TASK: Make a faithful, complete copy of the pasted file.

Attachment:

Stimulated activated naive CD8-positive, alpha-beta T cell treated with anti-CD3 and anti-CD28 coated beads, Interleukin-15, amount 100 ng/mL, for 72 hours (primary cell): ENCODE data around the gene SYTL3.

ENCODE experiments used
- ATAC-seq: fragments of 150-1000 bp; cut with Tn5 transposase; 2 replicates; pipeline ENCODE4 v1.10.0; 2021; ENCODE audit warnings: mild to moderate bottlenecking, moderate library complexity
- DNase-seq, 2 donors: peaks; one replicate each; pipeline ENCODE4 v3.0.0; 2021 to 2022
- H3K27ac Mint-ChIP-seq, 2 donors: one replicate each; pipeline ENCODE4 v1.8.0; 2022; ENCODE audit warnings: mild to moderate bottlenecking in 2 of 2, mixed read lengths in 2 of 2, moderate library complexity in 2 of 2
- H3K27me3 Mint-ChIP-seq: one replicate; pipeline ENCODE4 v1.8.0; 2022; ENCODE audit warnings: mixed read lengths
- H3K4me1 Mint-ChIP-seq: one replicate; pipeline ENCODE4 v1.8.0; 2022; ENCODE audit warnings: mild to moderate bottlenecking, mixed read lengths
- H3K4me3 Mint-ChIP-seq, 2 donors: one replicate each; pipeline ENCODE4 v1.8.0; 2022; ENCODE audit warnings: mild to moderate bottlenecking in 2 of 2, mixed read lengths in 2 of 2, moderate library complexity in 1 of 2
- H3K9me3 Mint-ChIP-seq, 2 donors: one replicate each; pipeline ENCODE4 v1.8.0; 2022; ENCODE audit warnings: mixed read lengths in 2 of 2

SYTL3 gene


Stimulated activated naive CD8-positive, alpha-beta T cell treated with anti-CD3 and anti-CD28 coated beads, Interleukin-15, amount 100 ng/mL, for 72 hours (primary cell): ENCODE data around the gene SYTL3.

ENCODE experiments used
- ATAC-seq: fragments of 150-1000 bp; cut with Tn5 transposase; 2 replicates; pipeline ENCODE4 v1.10.0; 2021; ENCODE audit warnings: mild to moderate bottlenecking, moderate library complexity
- DNase-seq, 2 donors: peaks; one replicate each; pipeline ENCODE4 v3.0.0; 2021 to 2022
- H3K27ac Mint-ChIP-seq, 2 donors: one replicate each; pipeline ENCODE4 v1.8.0; 2022; ENCODE audit warnings: mild to moderate bottlenecking in 2 of 2, mixed read lengths in 2 of 2, moderate library complexity in 2 of 2
- H3K27me3 Mint-ChIP-seq: one replicate; pipeline ENCODE4 v1.8.0; 2022; ENCODE audit warnings: mixed read lengths
- H3K4me1 Mint-ChIP-seq: one replicate; pipeline ENCODE4 v1.8.0; 2022; ENCODE audit warnings: mild to moderate bottlenecking, mixed read lengths
- H3K4me3 Mint-ChIP-seq, 2 donors: one replicate each; pipeline ENCODE4 v1.8.0; 2022; ENCODE audit warnings: mild to moderate bottlenecking in 2 of 2, mixed read lengths in 2 of 2, moderate library complexity in 1 of 2
- H3K9me3 Mint-ChIP-seq, 2 donors: one replicate each; pipeline ENCODE4 v1.8.0; 2022; ENCODE audit warnings: mixed read lengths in 2 of 2

SYTL3 gene